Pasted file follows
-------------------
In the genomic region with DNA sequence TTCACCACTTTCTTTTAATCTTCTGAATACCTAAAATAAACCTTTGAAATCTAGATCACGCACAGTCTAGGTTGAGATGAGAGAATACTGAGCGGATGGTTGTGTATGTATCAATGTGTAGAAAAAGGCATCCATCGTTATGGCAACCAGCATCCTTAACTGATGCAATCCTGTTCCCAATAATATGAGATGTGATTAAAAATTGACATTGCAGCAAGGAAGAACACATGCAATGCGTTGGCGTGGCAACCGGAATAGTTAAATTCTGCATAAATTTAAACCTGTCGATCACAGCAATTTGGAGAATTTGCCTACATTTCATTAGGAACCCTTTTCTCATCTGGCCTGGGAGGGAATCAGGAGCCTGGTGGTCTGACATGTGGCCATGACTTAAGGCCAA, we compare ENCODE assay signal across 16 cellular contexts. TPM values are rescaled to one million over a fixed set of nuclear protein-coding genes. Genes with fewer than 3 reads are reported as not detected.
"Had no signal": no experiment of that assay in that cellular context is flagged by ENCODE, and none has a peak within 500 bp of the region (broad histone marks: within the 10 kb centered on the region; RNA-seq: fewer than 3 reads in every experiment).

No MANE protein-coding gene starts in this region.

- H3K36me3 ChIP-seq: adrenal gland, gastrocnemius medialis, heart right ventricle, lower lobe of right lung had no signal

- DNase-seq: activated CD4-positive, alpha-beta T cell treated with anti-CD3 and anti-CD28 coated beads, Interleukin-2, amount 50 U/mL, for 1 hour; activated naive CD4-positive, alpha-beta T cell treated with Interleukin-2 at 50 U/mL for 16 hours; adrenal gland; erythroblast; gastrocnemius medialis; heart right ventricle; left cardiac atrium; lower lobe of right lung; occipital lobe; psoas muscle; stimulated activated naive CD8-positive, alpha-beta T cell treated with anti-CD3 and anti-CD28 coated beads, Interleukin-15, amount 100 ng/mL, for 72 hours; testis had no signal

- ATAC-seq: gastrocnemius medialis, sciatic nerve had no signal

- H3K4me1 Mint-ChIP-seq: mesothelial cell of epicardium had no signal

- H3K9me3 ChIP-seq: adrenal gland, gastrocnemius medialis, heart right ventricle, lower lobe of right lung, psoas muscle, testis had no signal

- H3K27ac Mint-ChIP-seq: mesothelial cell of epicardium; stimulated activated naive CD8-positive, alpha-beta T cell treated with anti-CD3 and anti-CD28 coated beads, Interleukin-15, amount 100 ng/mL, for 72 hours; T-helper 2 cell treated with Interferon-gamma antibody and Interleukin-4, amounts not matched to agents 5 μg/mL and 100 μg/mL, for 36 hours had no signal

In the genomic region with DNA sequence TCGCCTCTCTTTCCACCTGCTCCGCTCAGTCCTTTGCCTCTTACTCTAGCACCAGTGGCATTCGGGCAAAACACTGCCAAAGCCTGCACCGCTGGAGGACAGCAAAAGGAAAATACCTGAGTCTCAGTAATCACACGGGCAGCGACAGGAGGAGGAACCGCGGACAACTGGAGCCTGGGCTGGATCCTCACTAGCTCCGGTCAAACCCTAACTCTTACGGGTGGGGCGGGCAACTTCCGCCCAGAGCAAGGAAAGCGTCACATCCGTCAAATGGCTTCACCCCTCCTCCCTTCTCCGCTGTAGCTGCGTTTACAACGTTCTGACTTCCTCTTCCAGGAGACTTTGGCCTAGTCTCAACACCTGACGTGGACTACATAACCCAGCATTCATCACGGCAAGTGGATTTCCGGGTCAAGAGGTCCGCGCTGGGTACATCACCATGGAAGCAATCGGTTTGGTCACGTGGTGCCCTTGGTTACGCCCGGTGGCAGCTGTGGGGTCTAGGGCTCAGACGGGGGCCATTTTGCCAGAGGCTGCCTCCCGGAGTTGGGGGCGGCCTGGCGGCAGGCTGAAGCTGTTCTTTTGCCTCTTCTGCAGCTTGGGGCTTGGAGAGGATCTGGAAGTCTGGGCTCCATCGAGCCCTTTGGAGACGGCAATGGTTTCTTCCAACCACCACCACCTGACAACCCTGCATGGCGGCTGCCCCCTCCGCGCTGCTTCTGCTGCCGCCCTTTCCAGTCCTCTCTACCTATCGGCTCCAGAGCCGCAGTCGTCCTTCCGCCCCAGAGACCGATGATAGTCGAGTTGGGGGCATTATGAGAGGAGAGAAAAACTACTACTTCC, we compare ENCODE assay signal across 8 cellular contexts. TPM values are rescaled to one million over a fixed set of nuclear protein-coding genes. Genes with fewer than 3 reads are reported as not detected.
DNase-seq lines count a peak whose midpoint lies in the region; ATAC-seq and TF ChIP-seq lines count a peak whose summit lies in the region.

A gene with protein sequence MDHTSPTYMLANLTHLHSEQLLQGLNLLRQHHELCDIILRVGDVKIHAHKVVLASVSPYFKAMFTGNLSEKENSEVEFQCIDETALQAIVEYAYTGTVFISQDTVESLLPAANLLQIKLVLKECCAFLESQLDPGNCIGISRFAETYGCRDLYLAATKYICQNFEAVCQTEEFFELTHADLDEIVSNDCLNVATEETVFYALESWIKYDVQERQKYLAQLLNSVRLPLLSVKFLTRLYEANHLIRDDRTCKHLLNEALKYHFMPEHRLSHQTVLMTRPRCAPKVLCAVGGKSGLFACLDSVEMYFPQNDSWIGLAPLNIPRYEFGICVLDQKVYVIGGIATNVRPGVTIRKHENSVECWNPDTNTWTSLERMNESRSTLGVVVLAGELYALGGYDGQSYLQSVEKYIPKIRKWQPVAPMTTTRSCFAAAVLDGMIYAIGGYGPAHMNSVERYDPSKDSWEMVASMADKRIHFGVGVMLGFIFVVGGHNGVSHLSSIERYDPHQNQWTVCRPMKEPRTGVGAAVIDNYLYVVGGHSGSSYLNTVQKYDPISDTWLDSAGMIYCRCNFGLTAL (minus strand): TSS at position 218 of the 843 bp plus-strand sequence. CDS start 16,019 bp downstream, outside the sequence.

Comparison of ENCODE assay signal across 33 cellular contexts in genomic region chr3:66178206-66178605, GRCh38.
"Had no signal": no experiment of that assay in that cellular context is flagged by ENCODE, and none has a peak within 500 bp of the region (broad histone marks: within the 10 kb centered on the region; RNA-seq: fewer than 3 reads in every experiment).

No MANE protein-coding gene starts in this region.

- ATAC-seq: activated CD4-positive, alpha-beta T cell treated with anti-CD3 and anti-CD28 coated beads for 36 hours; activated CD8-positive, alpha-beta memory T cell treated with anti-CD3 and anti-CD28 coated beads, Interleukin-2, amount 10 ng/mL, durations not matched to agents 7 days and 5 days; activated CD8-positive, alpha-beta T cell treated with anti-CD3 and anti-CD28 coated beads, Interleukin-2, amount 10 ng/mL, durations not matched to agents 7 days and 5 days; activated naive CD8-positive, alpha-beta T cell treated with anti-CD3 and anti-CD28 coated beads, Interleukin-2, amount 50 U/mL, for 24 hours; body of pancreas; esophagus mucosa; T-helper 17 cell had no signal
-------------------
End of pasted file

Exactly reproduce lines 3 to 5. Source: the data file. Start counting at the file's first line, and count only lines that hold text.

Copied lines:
No MANE protein-coding gene starts in this region.

- H3K36me3 ChIP-seq: adrenal gland, gastrocnemius medialis, heart right ventricle, lower lobe of right lung had no signal

- DNase-seq: activated CD4-positive, alpha-beta T cell treated with anti-CD3 and anti-CD28 coated beads, Interleukin-2, amount 50 U/mL, for 1 hour; activated naive CD4-positive, alpha-beta T cell treated with Interleukin-2 at 50 U/mL for 16 hours; adrenal gland; erythroblast; gastrocnemius medialis; heart right ventricle; left cardiac atrium; lower lobe of right lung; occipital lobe; psoas muscle; stimulated activated naive CD8-positive, alpha-beta T cell treated with anti-CD3 and anti-CD28 coated beads, Interleukin-15, amount 100 ng/mL, for 72 hours; testis had no signal